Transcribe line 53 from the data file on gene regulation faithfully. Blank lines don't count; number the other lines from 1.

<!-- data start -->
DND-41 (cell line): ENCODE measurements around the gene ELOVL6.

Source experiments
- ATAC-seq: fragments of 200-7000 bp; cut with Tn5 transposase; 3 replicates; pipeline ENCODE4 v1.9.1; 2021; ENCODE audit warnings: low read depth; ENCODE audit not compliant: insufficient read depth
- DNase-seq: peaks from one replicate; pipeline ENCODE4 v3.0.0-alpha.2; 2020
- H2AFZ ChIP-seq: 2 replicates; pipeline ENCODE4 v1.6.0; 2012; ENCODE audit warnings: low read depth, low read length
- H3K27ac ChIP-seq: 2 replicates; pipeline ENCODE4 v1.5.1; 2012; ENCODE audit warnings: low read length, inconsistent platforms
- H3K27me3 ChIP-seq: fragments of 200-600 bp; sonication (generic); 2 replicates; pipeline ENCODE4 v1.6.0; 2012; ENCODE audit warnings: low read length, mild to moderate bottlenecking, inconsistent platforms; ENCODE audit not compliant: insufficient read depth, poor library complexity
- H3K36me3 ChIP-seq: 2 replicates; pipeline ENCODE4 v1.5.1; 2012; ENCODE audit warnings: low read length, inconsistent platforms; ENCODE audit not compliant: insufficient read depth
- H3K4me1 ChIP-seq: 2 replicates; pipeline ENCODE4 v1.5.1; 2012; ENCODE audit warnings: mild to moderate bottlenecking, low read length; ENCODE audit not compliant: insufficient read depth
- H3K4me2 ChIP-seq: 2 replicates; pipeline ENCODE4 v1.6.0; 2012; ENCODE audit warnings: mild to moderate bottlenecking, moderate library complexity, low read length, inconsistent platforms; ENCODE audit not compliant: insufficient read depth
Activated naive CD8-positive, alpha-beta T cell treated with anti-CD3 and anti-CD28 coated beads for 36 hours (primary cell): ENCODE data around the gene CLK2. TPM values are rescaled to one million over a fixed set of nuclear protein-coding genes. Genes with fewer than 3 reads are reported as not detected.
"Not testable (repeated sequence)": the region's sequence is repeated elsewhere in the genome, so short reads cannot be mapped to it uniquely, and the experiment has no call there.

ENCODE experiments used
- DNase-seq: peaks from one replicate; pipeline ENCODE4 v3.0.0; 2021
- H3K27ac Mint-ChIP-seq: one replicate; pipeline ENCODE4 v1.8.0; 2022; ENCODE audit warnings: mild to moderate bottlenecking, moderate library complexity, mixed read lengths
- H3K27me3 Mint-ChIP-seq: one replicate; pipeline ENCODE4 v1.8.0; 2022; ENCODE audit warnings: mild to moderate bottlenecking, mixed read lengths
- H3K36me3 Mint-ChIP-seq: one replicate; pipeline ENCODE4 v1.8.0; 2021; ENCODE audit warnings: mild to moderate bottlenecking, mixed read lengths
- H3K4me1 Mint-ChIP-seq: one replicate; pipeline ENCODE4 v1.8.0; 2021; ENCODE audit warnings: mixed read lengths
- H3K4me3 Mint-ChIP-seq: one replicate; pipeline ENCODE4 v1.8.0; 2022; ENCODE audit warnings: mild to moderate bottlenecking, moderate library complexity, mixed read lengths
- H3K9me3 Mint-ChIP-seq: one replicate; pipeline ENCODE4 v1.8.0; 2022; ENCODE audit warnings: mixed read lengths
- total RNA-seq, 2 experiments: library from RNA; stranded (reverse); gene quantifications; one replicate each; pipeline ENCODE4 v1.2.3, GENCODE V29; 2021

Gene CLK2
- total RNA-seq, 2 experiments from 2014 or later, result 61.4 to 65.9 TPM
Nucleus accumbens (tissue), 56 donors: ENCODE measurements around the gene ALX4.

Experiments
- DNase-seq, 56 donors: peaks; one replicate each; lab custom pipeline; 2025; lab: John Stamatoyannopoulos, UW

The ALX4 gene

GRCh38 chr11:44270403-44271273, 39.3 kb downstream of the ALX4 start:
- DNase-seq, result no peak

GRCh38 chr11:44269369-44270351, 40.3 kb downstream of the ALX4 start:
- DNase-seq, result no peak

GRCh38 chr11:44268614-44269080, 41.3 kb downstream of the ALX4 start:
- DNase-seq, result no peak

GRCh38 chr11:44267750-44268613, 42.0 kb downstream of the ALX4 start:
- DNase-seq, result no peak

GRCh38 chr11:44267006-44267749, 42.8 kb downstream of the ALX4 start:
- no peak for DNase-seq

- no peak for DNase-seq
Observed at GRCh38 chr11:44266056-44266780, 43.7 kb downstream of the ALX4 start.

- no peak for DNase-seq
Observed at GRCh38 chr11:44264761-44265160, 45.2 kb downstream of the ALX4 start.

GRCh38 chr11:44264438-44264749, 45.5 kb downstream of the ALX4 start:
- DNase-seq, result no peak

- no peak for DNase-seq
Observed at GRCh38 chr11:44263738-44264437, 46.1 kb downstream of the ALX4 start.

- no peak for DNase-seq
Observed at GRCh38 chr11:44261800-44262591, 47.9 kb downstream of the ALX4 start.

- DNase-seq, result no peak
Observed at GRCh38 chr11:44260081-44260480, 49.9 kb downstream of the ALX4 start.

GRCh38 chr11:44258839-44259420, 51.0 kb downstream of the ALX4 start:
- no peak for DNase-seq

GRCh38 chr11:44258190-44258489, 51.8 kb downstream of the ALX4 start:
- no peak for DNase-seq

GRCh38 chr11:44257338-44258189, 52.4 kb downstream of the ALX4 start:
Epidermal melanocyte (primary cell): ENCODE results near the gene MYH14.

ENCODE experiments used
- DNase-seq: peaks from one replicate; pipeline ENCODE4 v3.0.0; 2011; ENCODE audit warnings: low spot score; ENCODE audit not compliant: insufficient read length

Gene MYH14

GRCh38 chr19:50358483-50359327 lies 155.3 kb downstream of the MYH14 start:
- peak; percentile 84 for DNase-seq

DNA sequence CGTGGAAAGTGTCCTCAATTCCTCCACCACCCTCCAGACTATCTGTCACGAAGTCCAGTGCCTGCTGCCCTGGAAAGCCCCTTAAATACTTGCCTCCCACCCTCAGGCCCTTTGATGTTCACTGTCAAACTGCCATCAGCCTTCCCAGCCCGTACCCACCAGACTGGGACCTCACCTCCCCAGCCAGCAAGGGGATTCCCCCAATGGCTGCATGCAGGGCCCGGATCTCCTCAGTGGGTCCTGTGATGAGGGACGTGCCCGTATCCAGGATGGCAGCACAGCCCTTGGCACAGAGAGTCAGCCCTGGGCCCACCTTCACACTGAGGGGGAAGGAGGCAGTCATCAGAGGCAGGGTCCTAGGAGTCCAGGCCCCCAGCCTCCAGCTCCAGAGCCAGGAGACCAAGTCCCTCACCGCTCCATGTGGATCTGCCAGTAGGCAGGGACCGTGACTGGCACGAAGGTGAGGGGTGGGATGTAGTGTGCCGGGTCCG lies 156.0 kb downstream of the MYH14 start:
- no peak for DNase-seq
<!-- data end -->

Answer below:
- no peak for DNase-seq